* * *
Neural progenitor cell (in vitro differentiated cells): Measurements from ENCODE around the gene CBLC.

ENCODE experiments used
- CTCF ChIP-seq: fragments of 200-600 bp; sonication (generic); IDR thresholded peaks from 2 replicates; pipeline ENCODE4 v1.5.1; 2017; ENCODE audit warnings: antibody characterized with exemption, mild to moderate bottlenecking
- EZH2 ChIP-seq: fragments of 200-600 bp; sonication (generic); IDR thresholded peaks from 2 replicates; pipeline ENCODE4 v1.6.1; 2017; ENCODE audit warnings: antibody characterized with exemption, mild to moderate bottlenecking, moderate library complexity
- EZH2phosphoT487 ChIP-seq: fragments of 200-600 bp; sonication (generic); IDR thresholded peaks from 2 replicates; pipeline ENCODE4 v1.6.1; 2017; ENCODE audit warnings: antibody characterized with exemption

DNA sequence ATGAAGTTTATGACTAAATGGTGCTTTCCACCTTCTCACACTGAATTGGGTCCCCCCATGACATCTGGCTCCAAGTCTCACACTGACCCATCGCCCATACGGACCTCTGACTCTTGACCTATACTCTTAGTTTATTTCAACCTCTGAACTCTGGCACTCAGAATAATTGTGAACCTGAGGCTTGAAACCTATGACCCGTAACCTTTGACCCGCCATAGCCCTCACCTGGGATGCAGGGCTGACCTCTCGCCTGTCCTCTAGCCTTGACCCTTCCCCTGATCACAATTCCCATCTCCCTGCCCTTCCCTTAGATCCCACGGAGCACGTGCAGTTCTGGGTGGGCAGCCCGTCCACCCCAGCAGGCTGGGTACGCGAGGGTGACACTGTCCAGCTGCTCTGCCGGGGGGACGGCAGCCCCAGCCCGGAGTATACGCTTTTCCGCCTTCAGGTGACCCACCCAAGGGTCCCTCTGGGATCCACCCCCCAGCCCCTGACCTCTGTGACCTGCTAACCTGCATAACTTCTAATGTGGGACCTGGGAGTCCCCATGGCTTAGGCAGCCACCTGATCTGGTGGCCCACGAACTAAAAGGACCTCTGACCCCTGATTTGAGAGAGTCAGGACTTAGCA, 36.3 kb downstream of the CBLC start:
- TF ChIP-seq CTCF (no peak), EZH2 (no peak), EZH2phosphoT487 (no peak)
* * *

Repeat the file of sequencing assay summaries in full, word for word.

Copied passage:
Neural progenitor cell (in vitro differentiated cells): Measurements from ENCODE around the gene CBLC.

ENCODE experiments used
- CTCF ChIP-seq: fragments of 200-600 bp; sonication (generic); IDR thresholded peaks from 2 replicates; pipeline ENCODE4 v1.5.1; 2017; ENCODE audit warnings: antibody characterized with exemption, mild to moderate bottlenecking
- EZH2 ChIP-seq: fragments of 200-600 bp; sonication (generic); IDR thresholded peaks from 2 replicates; pipeline ENCODE4 v1.6.1; 2017; ENCODE audit warnings: antibody characterized with exemption, mild to moderate bottlenecking, moderate library complexity
- EZH2phosphoT487 ChIP-seq: fragments of 200-600 bp; sonication (generic); IDR thresholded peaks from 2 replicates; pipeline ENCODE4 v1.6.1; 2017; ENCODE audit warnings: antibody characterized with exemption

DNA sequence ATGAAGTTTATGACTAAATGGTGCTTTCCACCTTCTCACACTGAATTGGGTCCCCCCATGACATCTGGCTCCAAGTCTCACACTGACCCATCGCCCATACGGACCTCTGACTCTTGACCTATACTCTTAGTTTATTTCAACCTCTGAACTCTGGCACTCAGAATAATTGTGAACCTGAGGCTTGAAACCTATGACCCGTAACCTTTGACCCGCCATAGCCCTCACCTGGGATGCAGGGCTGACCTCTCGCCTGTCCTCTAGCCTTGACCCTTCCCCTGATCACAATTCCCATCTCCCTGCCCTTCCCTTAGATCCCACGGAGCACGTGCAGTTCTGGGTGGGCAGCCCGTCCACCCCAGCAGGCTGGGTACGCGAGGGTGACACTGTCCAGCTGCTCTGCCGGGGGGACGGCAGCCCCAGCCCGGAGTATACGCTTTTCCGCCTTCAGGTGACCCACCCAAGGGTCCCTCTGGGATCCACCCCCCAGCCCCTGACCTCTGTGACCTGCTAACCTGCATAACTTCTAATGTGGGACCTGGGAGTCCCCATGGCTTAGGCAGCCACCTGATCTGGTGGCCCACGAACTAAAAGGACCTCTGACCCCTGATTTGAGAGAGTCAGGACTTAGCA, 36.3 kb downstream of the CBLC start:
- TF ChIP-seq CTCF (no peak), EZH2 (no peak), EZH2phosphoT487 (no peak)